(29) A member of staff who requires an adjustment because of an existing disability should request reasonable adjustment as early as they feel comfortable to in the employment process. Opportunities for enquiring about and/or requesting adjustments may most commonly arise:

  1. during the selection/interview process;
  2. at orientation or induction processes;
  3. when planning for organisational change;
  4. in developing Workload Agreements; or
  5. at any stage of the performance management cycle.

(30) A staff member having disclosed a disability may, with their consent, also be referred by other members of staff, e.g.

  1. a supervisor;
  2. Office of People staff who are involved in inducting a new staff member or who are working with a supervisor in an organisational change process;
  3. Work Health, Safety and Wellbeing staff assisting with an injury management /rehabilitation issue;
  4. other staff assisting with a grievance or complaint issue etc.

(31) Opportunities for new staff to formally disclose a disability should be made available after an employment contract has been finalised, including during induction processes. Equity, Diversity and Wellbeing staff are available to assist staff and students in making disclosure decisions. The Disability Service will also assist students with disclosure decisions and may work with the Equity, Diversity and Wellbeing to meet the needs of staff who are also students of the University, e.g. Higher Degree Research students.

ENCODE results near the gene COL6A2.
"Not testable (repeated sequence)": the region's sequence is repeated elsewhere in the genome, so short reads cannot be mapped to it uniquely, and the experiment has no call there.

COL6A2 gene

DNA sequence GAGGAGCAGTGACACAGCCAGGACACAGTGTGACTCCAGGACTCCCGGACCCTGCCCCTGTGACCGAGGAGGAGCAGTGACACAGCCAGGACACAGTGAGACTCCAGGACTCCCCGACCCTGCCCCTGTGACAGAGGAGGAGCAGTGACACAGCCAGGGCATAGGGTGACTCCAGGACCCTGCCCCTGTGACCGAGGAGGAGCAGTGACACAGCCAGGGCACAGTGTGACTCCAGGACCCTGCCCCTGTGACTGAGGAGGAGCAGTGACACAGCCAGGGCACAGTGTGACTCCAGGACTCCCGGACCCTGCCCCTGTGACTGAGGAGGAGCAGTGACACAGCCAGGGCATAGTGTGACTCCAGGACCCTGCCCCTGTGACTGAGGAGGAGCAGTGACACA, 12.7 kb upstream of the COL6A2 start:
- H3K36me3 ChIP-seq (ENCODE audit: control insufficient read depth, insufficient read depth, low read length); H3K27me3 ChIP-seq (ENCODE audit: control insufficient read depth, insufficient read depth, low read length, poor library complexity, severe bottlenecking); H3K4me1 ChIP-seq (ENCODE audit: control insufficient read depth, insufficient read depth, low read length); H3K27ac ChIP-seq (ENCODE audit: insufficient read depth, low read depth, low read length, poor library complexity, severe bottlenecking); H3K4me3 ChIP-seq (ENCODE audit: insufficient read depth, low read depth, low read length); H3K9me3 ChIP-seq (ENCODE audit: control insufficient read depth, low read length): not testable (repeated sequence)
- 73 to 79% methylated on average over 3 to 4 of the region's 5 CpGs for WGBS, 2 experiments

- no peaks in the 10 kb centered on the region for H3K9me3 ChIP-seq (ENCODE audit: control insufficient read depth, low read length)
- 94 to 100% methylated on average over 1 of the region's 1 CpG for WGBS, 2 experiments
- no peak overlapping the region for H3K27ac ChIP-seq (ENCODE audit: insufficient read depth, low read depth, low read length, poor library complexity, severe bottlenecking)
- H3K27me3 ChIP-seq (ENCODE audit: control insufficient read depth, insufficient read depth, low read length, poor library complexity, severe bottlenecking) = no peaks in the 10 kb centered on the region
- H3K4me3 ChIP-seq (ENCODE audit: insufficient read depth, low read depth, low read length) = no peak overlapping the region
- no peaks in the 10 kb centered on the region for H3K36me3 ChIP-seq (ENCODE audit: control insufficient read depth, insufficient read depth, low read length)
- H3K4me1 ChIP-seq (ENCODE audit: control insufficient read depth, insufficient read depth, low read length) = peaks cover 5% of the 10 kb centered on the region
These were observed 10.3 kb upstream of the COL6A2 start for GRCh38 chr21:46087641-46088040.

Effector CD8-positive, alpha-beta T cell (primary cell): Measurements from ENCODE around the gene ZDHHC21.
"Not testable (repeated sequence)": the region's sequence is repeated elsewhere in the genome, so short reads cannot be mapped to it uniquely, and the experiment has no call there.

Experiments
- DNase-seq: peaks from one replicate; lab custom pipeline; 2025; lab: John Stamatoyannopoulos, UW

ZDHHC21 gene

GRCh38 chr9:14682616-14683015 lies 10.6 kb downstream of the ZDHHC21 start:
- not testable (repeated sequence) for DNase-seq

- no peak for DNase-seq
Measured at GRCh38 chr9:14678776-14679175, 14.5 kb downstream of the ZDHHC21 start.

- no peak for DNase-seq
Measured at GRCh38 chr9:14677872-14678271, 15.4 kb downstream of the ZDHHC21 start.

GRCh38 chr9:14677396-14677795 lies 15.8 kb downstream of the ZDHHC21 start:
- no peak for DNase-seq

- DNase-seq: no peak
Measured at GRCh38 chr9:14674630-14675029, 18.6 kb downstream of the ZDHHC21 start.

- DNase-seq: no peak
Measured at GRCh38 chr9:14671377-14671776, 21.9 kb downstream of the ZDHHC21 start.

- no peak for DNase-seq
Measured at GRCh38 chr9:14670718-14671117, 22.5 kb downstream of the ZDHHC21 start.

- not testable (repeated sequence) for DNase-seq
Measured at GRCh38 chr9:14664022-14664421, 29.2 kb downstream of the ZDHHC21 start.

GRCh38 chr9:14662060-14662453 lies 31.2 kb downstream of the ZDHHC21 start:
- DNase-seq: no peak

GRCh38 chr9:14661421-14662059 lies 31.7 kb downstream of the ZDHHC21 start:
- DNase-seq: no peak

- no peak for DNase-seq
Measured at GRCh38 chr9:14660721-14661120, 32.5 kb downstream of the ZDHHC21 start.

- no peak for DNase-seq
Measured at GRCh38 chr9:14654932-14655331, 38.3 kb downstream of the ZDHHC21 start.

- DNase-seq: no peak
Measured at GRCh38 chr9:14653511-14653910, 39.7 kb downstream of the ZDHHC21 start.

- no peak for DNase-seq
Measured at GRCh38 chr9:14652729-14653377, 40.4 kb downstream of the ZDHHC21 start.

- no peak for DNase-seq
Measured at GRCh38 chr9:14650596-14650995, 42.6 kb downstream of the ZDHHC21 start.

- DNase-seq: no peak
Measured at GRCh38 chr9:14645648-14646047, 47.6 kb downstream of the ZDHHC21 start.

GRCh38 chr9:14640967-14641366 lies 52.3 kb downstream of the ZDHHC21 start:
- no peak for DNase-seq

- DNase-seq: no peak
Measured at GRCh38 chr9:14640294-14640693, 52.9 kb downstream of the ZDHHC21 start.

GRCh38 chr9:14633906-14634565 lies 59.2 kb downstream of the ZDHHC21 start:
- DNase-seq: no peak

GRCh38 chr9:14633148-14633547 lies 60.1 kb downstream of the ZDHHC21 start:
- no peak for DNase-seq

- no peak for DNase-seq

Documentation for Staff

(32) People seeking reasonable adjustments in the workplace are required to provide current (no more than 6 months old) documentation of assessments from a recognised medical or other recognised professional specialist, to confirm their disability/health condition and provide recommendations on the most appropriate type of workplace adjustments.

(33) Medical documentation is required to:

  1. help assess the reasonableness of the request for adjustments on the circumstances; and
  2. ensure that only ergonomically/medically appropriate adjustments are provided.

(34) Documentation in support of a Reasonable Adjustment Plan may be required more or less frequently, depending on the nature of the disabilities/conditions affecting the staff and their impact in the workplace, as per Clause 35. Medical documentation must remain up-to-date and relevant to the current requirements of the person's position.